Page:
June 4th, 1781 – Jack Jouett The Paul Revere of the South

by | Jun 4, 1781 | The American Almanac | 0 comments

On 7th December 1754, Jack Jouett was born in Virginia. He was serving as a captain in the state militia; he got fame for a”All Night Ride” while rescuing Thomas Jefferson (Governor) from the Brits.

June 1781 – Jouett accidentally heard some British soldiers talking about some men who were making their way to capture Thomas Jefferson in Charlottesville for being the governor of Virginia and authoring the Declaration of Independence. The soldiers had recently made their journey back from Richmond and were part of the cavalry command of Banastre Tarleton. They were hopeful of some Virginia Legislature members also to be held captive as they were gathered in Jefferson’s home in Monticello.

Jack Jouetts Ride
jack jouett House

Image Courtesy of Jack Jouett House

Jouett decided to warn the endangered governor and started his journey into the night on a horse. He took the back roads to avoid being seen by the British troops on the main roads to Monticello. He reached Monticello before dawn and informed all the lawmakers about their abduction plan in motion. They all were able to evacuate in time and stayed safe because of Jouett’s timely thinking and heroic decision. As an award for this bravery, Jouett was called the “Paul Revere of the South,” and a pair of pistols along with a sword was gifted to him.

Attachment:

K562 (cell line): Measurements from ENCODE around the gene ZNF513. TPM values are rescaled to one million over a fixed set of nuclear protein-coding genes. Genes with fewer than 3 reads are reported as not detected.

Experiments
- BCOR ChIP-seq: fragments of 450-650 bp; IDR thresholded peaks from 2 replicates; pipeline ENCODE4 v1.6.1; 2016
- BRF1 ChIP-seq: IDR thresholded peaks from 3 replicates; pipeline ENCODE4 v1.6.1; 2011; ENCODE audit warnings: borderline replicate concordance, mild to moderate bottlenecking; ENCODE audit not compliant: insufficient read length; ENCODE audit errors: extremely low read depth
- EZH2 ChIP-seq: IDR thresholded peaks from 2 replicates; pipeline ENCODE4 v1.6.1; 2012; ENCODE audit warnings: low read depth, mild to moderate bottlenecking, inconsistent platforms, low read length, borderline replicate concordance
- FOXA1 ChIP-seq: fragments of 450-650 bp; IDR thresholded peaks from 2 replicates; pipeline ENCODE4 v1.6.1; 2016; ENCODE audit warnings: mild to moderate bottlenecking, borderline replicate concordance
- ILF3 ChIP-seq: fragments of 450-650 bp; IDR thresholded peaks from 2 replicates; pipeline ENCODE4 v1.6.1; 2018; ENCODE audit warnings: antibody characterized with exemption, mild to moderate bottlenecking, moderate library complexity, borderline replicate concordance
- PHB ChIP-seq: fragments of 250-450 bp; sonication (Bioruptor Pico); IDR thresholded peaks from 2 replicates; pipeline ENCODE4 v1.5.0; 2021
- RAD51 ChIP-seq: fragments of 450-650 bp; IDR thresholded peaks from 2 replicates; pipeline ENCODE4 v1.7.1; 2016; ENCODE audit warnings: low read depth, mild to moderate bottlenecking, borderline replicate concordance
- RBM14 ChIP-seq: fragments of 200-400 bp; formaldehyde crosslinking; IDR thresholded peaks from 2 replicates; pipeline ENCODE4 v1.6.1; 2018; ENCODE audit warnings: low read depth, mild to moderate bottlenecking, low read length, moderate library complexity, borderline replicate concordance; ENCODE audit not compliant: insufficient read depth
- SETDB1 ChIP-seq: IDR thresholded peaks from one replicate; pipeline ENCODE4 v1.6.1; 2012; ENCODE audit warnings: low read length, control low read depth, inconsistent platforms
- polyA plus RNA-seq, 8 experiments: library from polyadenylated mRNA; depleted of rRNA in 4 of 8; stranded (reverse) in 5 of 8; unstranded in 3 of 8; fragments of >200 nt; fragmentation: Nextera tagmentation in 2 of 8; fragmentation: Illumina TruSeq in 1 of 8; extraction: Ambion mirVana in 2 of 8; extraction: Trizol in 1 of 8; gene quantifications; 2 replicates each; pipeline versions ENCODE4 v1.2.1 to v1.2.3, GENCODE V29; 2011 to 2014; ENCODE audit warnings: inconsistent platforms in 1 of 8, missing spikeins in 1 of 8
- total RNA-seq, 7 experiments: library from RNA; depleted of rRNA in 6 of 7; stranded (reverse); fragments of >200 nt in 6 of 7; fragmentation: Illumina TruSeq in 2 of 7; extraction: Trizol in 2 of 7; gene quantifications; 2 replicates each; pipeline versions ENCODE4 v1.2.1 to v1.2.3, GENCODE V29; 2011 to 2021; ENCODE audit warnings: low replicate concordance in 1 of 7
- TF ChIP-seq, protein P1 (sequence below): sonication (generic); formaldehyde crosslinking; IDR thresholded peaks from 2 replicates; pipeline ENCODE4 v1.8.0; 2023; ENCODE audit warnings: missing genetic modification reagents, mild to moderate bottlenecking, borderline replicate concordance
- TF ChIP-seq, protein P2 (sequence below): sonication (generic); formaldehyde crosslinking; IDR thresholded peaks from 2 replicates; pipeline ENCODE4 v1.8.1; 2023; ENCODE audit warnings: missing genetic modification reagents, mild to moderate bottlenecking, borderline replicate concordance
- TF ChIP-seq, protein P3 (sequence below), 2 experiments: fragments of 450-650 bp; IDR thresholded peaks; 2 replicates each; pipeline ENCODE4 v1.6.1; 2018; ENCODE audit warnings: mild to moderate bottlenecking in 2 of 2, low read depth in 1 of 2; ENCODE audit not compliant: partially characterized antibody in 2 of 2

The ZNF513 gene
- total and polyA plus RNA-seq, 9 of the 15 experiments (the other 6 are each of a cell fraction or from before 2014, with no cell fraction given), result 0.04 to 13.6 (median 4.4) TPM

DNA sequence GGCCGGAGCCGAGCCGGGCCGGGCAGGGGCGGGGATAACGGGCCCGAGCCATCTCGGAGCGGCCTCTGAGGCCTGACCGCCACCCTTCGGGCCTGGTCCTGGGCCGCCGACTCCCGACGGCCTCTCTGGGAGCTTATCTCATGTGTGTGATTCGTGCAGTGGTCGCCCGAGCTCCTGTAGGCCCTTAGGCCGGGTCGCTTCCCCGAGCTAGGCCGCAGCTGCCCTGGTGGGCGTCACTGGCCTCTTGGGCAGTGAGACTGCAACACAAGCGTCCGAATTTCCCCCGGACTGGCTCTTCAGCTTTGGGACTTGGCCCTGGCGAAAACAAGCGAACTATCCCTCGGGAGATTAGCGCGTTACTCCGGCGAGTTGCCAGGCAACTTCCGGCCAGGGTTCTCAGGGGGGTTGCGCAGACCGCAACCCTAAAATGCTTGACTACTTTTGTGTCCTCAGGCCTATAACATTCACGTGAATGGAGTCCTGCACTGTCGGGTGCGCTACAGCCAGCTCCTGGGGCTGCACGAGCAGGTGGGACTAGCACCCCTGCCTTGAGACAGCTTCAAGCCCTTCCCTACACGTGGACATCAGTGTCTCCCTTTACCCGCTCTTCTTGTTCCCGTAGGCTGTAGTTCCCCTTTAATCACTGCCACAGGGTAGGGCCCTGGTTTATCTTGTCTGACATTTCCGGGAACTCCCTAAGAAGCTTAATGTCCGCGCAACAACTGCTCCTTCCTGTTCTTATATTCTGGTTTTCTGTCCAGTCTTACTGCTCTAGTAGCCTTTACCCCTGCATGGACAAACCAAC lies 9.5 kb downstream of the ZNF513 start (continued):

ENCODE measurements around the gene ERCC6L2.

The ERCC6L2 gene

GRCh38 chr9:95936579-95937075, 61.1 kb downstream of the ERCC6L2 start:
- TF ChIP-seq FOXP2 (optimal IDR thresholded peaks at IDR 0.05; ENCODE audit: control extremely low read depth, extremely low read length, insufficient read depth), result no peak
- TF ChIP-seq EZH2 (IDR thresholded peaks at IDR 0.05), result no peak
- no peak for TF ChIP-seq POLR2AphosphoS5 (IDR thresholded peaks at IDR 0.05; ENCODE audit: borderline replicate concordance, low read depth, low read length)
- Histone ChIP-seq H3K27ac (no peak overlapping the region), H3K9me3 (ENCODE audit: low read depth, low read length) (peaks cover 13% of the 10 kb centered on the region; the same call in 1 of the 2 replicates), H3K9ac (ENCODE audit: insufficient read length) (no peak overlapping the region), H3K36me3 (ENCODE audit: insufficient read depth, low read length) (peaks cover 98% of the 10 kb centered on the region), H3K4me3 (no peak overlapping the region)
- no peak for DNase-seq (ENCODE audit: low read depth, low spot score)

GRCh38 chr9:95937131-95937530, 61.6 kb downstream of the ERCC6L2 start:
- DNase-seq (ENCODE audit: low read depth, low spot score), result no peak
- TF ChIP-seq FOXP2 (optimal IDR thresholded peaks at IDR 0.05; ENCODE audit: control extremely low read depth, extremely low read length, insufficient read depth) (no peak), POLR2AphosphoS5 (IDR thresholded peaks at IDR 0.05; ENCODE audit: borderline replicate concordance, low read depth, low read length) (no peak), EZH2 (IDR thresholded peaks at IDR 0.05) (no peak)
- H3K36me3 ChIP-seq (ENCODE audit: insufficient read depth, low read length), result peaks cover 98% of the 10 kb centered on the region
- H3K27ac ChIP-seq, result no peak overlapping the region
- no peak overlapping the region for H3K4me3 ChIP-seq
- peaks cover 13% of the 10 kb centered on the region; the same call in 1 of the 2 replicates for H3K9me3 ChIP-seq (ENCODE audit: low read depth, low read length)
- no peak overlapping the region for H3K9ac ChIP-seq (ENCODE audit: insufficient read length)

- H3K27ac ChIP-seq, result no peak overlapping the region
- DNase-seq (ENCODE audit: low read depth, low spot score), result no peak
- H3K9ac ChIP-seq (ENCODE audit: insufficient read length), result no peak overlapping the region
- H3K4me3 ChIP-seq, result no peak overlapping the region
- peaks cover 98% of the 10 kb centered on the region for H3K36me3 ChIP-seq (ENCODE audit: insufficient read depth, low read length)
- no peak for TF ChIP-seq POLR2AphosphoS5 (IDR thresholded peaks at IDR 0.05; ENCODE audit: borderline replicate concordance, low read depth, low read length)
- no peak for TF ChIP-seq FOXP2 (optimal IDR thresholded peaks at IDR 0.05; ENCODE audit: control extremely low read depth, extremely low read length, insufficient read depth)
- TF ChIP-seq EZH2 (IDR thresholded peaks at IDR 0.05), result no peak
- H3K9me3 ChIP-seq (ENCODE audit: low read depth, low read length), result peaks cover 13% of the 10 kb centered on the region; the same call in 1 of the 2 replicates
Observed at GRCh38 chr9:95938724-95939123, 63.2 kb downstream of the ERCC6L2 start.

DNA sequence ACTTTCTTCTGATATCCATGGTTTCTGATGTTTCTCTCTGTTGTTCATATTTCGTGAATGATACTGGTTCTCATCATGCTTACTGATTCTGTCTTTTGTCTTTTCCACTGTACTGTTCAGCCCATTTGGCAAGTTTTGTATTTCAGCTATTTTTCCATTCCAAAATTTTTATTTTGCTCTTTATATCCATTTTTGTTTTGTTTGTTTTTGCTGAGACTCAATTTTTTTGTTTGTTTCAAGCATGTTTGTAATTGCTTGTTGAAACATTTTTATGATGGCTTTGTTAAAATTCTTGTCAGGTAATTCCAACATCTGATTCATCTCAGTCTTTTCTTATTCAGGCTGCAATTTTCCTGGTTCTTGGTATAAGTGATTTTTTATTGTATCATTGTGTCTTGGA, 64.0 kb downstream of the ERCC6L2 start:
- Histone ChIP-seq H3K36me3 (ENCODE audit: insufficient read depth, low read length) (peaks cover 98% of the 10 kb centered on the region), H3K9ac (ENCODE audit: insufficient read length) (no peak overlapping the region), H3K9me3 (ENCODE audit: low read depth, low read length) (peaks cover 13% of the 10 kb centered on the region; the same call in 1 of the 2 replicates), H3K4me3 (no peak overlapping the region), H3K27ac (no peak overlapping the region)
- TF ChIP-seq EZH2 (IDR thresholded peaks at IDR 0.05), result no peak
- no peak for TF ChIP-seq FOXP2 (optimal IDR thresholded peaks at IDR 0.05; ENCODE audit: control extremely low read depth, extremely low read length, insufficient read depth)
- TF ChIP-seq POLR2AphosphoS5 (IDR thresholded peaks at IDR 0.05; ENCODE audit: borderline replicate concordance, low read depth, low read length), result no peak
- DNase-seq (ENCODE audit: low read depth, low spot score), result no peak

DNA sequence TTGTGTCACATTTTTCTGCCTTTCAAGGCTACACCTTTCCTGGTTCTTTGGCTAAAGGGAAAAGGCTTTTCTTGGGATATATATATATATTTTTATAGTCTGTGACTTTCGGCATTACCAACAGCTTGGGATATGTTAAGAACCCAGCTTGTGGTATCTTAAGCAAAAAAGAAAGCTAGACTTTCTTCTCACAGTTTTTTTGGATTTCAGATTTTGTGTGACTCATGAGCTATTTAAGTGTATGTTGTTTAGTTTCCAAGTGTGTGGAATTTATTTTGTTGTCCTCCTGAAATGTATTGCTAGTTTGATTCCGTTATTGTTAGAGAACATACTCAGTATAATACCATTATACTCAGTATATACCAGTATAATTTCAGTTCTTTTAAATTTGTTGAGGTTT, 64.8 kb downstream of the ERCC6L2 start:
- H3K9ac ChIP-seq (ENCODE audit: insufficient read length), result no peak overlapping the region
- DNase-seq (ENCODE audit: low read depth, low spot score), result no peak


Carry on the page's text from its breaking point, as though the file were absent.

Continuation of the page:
Jack_jouett_silhouette

In 1782 Jouett moved to Mercer County, Kentucky, and settled there. He married Sallie Robards, and the couple parented 12 children. Matthew – one of his children – chose to become a painter. Jouett was not happy with Matthew’s line of work. Still, Matthew continued to follow his passion. He ended up being a disciple of Gilbert Stuart – the current famous American artist. Matthew eventually became a very renowned artist in Kentucky and continued to follow his passion.

Serving in the Kentucky legislature, Jouett actively supported the idea of Kentucky becoming a state. In the process, he went on to represent the counties of Mercer and Woodford as well. Later, he moved to Bath County, where he lived as a farmer and in 1822 Jack passed away and was buried on his farm.